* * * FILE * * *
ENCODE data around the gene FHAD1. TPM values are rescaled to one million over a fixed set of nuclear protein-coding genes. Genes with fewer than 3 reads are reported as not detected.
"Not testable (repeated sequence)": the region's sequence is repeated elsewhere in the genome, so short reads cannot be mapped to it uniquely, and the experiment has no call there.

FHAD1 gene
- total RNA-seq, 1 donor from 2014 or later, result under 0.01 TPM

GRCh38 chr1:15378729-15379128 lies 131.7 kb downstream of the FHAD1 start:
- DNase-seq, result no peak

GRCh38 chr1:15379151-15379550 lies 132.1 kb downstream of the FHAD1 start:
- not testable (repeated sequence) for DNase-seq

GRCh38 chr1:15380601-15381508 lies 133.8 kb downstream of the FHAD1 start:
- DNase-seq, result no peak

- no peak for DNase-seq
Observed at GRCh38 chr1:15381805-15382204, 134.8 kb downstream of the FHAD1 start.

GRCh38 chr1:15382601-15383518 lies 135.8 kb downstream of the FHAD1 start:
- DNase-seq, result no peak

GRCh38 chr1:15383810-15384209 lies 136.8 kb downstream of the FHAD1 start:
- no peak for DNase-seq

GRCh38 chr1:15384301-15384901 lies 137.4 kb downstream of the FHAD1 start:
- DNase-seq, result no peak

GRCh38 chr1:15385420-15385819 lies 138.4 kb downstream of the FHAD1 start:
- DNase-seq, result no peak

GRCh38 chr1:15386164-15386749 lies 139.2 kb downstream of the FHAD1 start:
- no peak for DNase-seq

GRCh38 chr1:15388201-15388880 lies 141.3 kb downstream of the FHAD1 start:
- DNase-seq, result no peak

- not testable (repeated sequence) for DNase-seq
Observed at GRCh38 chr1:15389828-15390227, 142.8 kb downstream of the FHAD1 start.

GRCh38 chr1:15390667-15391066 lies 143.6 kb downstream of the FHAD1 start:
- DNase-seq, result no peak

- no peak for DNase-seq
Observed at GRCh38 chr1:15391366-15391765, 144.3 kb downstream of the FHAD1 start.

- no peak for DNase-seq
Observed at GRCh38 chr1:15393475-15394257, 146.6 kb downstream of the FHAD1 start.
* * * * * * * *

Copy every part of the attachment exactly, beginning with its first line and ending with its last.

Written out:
ENCODE data around the gene FHAD1. TPM values are rescaled to one million over a fixed set of nuclear protein-coding genes. Genes with fewer than 3 reads are reported as not detected.
"Not testable (repeated sequence)": the region's sequence is repeated elsewhere in the genome, so short reads cannot be mapped to it uniquely, and the experiment has no call there.

FHAD1 gene
- total RNA-seq, 1 donor from 2014 or later, result under 0.01 TPM

GRCh38 chr1:15378729-15379128 lies 131.7 kb downstream of the FHAD1 start:
- DNase-seq, result no peak

GRCh38 chr1:15379151-15379550 lies 132.1 kb downstream of the FHAD1 start:
- not testable (repeated sequence) for DNase-seq

GRCh38 chr1:15380601-15381508 lies 133.8 kb downstream of the FHAD1 start:
- DNase-seq, result no peak

- no peak for DNase-seq
Observed at GRCh38 chr1:15381805-15382204, 134.8 kb downstream of the FHAD1 start.

GRCh38 chr1:15382601-15383518 lies 135.8 kb downstream of the FHAD1 start:
- DNase-seq, result no peak

GRCh38 chr1:15383810-15384209 lies 136.8 kb downstream of the FHAD1 start:
- no peak for DNase-seq

GRCh38 chr1:15384301-15384901 lies 137.4 kb downstream of the FHAD1 start:
- DNase-seq, result no peak

GRCh38 chr1:15385420-15385819 lies 138.4 kb downstream of the FHAD1 start:
- DNase-seq, result no peak

GRCh38 chr1:15386164-15386749 lies 139.2 kb downstream of the FHAD1 start:
- no peak for DNase-seq

GRCh38 chr1:15388201-15388880 lies 141.3 kb downstream of the FHAD1 start:
- DNase-seq, result no peak

- not testable (repeated sequence) for DNase-seq
Observed at GRCh38 chr1:15389828-15390227, 142.8 kb downstream of the FHAD1 start.

GRCh38 chr1:15390667-15391066 lies 143.6 kb downstream of the FHAD1 start:
- DNase-seq, result no peak

- no peak for DNase-seq
Observed at GRCh38 chr1:15391366-15391765, 144.3 kb downstream of the FHAD1 start.

- no peak for DNase-seq
Observed at GRCh38 chr1:15393475-15394257, 146.6 kb downstream of the FHAD1 start.